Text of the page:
ROME – One of Pope Francis’s signature innovations is the World Meeting of Popular Movements, a kind of Davos from the bottom up intended to give voice to grassroots organizations, including workers who are at risk or lack job security, all striving to correct what the pontiff has called an “economy of exclusion and inequality.”

From the beginning, Francis has been the world’s leading moral critic of a sort of savage free-market global capitalism, an “economy that kills,” and has relentlessly argued for embracing the ordinary working poor left behind by such a system.

When such workers take to the streets to protest government measures that leave them unable to do their jobs, and thus impoverished and alone, under ordinary circumstances one would expect Pope Francis to be the cheerleader-in-chief. The fact that precisely such protests broke out up and down Italy in recent days without any gesture of papal support – and, in fact, with every reason to believe Francis likely disapproves – speaks volumes about the limits of a populist pope’s populism.

Last week, protests were organized in several Italian cities by restaurant and bar owners objecting to the ongoing shutdown of in-person dining as part of the country’s attempt to stem the latest wave of Covid infections. Under current restrictions, bars and restaurants remain closed at night and are open only for takeout during the day. According to one recent estimate, the restaurant and bar sector of the Italian economy lost a staggering $38.5 billion in 2020-2021 due to the Covid crisis.

Though the rallies were sponsored by the owners, many of those who showed up were cooks, waiters, kitchen staff, bar workers, and other front-line employees, who’ve either lost all income or been getting by on significantly less for more than a year. Many complained it’s impossible to support their families, demanding the government either find a way to make it safe for them to go back to work or provide much greater financial relief than has been delivered so far.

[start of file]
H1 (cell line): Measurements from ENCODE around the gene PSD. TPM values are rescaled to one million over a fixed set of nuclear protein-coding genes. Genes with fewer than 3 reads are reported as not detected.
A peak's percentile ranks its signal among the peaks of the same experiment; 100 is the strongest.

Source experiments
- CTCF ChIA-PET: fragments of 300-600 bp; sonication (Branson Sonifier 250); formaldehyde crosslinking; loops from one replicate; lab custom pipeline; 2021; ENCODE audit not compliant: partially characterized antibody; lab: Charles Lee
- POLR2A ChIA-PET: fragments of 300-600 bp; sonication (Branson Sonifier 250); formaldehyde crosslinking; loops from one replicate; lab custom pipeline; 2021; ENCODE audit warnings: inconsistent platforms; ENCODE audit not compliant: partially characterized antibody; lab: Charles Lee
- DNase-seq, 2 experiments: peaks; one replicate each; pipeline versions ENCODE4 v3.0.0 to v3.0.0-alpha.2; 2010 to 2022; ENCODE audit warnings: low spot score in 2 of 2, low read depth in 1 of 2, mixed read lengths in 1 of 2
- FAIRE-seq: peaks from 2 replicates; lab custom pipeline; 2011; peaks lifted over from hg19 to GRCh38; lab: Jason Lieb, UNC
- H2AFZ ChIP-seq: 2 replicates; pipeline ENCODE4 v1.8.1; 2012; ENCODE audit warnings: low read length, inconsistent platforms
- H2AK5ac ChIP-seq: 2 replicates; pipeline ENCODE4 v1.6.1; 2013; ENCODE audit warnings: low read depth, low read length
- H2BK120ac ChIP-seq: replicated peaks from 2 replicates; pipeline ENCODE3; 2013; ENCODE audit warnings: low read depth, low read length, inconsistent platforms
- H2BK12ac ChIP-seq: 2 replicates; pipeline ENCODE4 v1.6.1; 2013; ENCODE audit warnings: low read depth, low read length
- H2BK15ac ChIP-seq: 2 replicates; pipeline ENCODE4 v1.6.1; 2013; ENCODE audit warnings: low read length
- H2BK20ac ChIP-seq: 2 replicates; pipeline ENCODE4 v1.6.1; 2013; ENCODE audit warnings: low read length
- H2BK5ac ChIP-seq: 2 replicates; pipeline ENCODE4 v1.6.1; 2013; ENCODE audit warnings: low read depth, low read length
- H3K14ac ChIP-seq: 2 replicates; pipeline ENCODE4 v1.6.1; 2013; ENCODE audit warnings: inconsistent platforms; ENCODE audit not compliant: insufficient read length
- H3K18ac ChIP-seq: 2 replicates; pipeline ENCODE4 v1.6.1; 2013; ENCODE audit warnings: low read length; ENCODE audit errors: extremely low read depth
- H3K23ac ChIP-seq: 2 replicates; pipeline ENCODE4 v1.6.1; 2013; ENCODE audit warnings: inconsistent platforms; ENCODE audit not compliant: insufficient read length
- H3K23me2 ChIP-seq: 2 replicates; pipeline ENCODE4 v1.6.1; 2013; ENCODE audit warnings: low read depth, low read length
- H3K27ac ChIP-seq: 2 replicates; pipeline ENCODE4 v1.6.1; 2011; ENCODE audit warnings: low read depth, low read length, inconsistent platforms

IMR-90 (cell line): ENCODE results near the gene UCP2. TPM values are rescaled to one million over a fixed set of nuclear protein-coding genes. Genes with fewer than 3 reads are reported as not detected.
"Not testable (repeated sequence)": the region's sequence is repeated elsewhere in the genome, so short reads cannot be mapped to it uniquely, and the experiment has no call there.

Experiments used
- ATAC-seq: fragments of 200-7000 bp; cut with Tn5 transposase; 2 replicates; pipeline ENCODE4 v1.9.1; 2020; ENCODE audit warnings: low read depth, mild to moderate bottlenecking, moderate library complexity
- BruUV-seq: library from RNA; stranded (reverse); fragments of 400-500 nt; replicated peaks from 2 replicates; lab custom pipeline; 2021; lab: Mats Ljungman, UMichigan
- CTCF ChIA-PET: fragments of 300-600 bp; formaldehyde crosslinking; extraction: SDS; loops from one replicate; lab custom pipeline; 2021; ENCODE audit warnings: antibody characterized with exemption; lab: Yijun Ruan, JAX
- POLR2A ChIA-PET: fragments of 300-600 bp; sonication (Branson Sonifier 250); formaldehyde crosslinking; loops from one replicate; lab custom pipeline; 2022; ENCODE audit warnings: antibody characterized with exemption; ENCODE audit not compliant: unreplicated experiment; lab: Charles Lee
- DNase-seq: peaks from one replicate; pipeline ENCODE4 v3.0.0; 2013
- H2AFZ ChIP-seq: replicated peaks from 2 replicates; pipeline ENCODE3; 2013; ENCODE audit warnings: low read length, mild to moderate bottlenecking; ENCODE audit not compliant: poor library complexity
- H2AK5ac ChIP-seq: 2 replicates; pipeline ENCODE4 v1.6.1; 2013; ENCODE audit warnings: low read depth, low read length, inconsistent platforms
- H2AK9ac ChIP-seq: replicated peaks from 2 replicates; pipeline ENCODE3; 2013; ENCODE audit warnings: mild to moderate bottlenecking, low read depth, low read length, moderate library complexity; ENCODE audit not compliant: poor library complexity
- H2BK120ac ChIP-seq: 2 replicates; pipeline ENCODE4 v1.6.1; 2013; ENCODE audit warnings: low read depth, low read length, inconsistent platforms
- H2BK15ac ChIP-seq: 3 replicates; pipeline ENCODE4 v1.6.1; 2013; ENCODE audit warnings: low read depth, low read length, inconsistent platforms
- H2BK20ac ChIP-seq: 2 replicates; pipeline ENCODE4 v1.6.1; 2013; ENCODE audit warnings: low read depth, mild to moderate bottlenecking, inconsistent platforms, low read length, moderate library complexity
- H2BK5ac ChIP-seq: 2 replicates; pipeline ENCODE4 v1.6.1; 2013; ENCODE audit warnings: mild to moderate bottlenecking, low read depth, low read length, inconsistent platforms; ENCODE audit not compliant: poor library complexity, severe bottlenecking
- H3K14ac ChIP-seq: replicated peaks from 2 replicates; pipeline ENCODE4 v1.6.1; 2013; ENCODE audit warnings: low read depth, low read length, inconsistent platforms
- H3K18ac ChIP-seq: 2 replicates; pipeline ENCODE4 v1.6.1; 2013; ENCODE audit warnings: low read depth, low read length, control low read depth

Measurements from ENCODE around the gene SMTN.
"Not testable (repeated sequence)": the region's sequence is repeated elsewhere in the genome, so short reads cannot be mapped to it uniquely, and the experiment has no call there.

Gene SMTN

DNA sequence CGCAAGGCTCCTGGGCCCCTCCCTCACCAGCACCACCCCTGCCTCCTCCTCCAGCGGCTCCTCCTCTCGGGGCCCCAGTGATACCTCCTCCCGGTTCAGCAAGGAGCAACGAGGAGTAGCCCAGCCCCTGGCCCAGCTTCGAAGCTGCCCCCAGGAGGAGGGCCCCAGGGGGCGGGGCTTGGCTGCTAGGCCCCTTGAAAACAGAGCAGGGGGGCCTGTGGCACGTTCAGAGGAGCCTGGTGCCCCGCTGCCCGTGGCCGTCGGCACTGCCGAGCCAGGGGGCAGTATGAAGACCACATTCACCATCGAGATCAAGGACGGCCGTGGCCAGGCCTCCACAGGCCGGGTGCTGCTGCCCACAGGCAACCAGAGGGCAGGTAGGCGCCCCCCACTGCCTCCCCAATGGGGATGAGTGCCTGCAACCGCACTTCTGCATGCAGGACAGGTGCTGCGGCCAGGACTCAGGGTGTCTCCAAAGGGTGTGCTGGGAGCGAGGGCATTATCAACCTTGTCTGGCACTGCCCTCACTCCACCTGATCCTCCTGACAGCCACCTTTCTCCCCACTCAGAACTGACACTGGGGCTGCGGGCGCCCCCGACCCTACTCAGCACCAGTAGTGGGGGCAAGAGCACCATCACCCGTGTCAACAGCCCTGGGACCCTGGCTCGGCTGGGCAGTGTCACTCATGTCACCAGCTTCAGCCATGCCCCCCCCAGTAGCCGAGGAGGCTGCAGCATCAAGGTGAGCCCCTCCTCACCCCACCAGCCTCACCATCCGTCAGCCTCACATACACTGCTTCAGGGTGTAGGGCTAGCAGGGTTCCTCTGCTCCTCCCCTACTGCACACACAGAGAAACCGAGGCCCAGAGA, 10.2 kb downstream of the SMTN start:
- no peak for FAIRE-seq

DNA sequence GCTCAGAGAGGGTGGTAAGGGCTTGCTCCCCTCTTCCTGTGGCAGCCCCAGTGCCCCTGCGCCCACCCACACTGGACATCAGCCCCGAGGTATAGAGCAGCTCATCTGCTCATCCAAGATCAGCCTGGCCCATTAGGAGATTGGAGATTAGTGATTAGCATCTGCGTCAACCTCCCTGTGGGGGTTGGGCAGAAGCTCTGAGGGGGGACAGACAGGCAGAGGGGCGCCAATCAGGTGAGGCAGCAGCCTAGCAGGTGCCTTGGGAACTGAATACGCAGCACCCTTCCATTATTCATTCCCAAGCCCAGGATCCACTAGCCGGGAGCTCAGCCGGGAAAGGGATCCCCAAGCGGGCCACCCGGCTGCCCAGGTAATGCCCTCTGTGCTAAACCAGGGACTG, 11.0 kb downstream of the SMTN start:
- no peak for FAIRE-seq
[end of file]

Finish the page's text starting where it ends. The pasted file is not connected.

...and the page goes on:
“The problem is we just don’t know what to do. They tell us that we can only do take-aways, but in my neighborhood with a population of 3,000, what kind of take-aways can I do?” said Silvio Bessone, a chef from the northern Piedmont region.

Hundreds of demonstrators, many of them poor street vendors, also blocked Italy’s north-south A1 motorway between Naples and Caserta for several hours.

A few days later, workers at Italy’s national airline company, Alitalia, including flight attendants, mechanics and baggage handlers, staged a similar protest in Rome in response to rumors of massive job cuts at the carrier due to a long-running financial crisis that’s been badly aggravated by pandemic-related shortfalls.

The Alitalia workers charged that unscrupulous managers and shareholders have been squeezing them for years to make up for their mistakes, and are now doing the same thing to pass on the hit from Covid to the people who can least afford it.

“We’re not your ATM!” read one angry sign.